Source Telegraph

Source: Telegraph

This year, the policy appears to have paid dividends as Chinese demand has risen on the back of a short-term boost from a huge government backed loan splurge at the start of the year, but there are signs the economy there is slowing again. Read more

Vietnam and Thailand placed tariffs on Chinese steel exports. China’s Southeast Asian neighbors are joining an international effort to limit its massive steel industry’s influence on world prices led by Europe and the U.S.

Low oil prices forced OPEC’s accounts to dip into deficit for the first time since 1998.

China’s Neighbors Are Sick of Steel Dumping, Too

Countries such as Vietnam, Indonesia and Thailand are challenging a flood of imports from China. They are retooling their steelmaking technology and imposing tariffs as a construction boom spurs steel demand across Southeast Asia

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Steel from China is expected to dominate the market for many years, but swelling demand is driving efforts in countries such as Vietnam and Indonesia to build more modern plants, impose tariffs and better compete with China’s vast mills.

Vietnam imposed temporary anti-dumping tariffs ranging from 14% to 23% on steel imports from China and elsewhere in March. It recently slapped additional import duties of up to 25% on more Chinese steel products that will last until October 2019.

Thailand’s commerce ministry is working on the final draft of an anti-dumping law. The government there expects to propose the draft for approval by end-2016, according to a spokeswoman.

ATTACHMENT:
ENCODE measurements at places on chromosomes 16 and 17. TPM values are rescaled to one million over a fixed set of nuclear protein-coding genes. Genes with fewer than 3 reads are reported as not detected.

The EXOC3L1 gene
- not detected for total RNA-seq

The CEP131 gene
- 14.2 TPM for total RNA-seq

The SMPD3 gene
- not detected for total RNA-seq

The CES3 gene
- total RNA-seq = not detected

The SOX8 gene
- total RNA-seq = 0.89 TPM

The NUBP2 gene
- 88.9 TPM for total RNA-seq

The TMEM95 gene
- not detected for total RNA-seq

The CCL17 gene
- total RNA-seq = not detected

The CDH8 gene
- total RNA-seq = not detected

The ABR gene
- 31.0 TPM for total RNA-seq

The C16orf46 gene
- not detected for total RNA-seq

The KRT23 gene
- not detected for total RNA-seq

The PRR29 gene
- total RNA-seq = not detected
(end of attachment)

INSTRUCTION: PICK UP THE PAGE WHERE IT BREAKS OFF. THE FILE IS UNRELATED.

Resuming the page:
OPEC Accounts Fall into Deficit, First Time Since 1998

OPEC’s 2015 oil export revenues slumped 46% to a 10-year low, the group said in a report published on Wednesday, underlining the impact on producers’ income from a collapse in prices.

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Oil prices are at about $50 a barrel, half their mid-2014 level after being pressured by oversupply. OPEC’s decision in November 2014 to not cut supply, hoping a drop in prices would curb supply from competitors, deepened that decline.

The fallout from the U.K.’s vote to leave the European Union is still being felt as lawyers and politicians begin to try to untangle the regulatory mess the eventual move will make and steel imports into the U.S. are up.

Brexit Creates Legal Chaos

Lawyers and lawmakers braced on Friday for uncertainty following the U.K.’s vote to exit the European Union, leaving London to redefine and rewrite its trade and legal ties with the EU, with the U.S. and the rest of the world.

Steel Imports Up in May

Based on preliminary Census Bureau data, the American Iron and Steel Institute (AISI) reported that the U.S. imported a total of 2,786,000 net tons of steel in May 2016, including 2,077,000 nt of finished steel (up 12.2% and 1.8%, respectively, vs. April final data).